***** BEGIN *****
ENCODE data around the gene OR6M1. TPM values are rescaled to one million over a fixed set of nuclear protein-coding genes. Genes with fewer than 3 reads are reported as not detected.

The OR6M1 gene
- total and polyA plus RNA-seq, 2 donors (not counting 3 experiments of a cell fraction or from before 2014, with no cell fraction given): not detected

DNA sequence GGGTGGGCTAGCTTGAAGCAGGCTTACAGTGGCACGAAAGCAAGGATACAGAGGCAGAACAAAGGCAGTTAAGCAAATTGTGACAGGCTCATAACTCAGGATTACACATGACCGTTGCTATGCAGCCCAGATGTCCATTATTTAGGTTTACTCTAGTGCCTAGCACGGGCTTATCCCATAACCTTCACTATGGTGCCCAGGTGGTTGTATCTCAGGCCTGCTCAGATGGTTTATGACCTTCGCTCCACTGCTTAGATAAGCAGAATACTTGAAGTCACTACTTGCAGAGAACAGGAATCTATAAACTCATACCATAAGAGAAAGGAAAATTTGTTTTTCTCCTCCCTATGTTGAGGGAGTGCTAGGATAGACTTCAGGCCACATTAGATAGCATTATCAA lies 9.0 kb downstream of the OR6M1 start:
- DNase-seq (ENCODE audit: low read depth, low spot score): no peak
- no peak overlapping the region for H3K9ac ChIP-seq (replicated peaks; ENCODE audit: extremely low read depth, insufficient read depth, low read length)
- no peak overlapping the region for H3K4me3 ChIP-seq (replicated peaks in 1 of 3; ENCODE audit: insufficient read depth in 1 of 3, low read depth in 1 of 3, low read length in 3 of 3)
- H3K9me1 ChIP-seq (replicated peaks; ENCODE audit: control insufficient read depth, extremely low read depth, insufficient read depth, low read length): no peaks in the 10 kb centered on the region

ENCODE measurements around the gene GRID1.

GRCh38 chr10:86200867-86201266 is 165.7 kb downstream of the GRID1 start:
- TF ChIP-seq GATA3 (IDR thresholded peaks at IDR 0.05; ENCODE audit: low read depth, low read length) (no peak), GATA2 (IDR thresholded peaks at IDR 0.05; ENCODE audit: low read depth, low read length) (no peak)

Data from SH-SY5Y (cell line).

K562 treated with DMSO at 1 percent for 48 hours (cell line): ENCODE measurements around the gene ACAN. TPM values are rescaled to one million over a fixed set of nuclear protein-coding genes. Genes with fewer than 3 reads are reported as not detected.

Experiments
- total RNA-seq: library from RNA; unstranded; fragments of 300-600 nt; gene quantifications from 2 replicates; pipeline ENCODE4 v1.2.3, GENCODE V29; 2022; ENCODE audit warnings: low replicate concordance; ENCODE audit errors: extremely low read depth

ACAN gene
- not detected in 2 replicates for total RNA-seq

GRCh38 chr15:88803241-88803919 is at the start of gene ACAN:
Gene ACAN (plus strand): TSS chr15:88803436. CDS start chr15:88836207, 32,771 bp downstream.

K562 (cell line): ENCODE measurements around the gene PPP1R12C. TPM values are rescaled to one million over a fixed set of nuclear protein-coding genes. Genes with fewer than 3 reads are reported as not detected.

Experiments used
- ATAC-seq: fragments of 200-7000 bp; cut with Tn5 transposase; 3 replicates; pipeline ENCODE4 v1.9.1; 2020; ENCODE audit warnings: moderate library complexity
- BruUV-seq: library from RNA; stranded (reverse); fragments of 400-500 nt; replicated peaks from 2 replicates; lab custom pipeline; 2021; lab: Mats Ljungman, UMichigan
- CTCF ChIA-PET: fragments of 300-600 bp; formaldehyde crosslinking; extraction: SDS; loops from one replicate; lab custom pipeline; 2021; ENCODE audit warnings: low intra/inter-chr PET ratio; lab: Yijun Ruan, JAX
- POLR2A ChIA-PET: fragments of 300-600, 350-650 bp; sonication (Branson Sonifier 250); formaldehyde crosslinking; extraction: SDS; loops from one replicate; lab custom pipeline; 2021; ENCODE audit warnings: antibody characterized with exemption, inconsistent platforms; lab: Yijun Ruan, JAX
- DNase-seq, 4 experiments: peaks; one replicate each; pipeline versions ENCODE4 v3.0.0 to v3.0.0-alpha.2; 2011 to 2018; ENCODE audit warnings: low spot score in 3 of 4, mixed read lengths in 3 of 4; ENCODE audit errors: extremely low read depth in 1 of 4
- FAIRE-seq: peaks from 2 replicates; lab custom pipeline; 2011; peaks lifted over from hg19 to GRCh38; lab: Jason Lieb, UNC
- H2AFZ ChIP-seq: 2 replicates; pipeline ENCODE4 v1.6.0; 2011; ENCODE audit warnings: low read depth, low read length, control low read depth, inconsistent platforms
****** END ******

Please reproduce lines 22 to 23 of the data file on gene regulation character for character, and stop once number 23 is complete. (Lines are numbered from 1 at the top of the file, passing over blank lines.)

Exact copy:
- ATAC-seq: fragments of 200-7000 bp; cut with Tn5 transposase; 3 replicates; pipeline ENCODE4 v1.9.1; 2020; ENCODE audit warnings: moderate library complexity
- BruUV-seq: library from RNA; stranded (reverse); fragments of 400-500 nt; replicated peaks from 2 replicates; lab custom pipeline; 2021; lab: Mats Ljungman, UMichigan